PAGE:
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There are no medically verified reports of lycanthropy affecting either dogs or wolves. The infrequent historical anecdote likely arises from folkloric accounts of rabies, which of course can be readily transmitted from canine to human. Lycanthropy, on the other hand, is in fact relatively difficult for even humans to contract (despite the ongoing media-driven misrepresentation on this topic), typically requiring the introduction of morphocytotic cells into the victim's bone marrow, and subject to a host of diverse external and immunological factors. From a survey of the available literature, it has been estimated that fewer than 1 in 45 of such injuries result in transmission, by contrast with approx. 1 in 30: mortality rate as a result of systemic infection (Fahy, 1989).

Given the nature and structure of the lycanthropic microbe, many early researchers speculated that introduction into a canine host would result in an inverted transmission cycle-- a "reverse werewolf," so to speak. However, experiments carried out in the 1920s failed to demonstrate this effect, and later research has demonstrated conclusively that L-1 is human-specific: its microbial genome encompasses only lupine morphocytotic sequencing compatible with human mRNA, and its transmembrane dimers are incompatible with canine cell receptors (Drake, 1992).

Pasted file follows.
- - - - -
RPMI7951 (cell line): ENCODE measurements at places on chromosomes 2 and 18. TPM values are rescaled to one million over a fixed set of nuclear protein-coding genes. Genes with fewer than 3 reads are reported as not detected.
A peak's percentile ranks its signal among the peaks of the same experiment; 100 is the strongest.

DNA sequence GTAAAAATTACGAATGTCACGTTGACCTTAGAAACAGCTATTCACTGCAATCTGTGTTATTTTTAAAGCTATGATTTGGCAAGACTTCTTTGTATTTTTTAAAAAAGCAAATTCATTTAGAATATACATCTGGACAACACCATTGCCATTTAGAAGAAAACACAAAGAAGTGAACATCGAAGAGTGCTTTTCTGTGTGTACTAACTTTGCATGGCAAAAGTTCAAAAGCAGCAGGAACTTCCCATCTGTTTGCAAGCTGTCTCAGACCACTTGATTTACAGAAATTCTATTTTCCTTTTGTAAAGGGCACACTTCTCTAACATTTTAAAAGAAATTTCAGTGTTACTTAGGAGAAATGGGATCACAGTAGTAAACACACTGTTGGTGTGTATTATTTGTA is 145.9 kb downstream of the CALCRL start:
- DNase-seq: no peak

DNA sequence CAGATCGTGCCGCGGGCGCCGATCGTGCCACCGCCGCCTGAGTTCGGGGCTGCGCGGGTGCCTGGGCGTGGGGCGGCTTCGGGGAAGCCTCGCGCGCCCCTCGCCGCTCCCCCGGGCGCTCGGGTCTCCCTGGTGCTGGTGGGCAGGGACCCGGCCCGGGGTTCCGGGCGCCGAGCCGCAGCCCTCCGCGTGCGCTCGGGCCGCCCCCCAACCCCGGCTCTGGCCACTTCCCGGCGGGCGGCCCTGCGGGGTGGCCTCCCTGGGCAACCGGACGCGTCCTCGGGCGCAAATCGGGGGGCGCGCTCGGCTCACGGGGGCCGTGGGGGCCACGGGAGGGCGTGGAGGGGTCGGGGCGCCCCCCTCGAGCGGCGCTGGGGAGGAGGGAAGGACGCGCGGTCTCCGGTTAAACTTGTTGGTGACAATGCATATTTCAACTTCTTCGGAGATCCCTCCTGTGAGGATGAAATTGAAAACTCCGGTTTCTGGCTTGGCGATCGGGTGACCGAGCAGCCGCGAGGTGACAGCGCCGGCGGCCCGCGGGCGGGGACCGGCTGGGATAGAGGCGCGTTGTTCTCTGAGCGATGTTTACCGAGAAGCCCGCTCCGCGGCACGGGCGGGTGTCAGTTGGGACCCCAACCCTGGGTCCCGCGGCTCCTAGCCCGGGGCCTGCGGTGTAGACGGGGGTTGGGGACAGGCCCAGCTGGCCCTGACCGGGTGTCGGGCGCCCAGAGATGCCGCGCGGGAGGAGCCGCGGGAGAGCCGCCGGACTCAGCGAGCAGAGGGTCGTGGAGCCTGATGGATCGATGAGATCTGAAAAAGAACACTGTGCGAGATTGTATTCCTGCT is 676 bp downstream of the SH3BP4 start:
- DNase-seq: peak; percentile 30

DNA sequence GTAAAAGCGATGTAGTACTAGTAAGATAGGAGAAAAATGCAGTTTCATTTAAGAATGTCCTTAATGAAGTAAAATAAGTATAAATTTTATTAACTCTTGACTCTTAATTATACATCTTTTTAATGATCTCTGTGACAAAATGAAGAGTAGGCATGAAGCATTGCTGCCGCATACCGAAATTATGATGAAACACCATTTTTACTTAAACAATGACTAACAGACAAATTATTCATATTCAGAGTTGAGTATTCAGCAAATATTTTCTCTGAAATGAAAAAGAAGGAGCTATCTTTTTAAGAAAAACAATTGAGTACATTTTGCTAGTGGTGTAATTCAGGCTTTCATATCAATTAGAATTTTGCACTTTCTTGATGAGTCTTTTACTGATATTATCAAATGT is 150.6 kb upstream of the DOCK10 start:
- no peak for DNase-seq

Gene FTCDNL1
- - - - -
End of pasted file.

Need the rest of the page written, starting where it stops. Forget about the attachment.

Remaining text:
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  #24  
Old 10-13-2008, 04:30 PM
Chronos Chronos is online now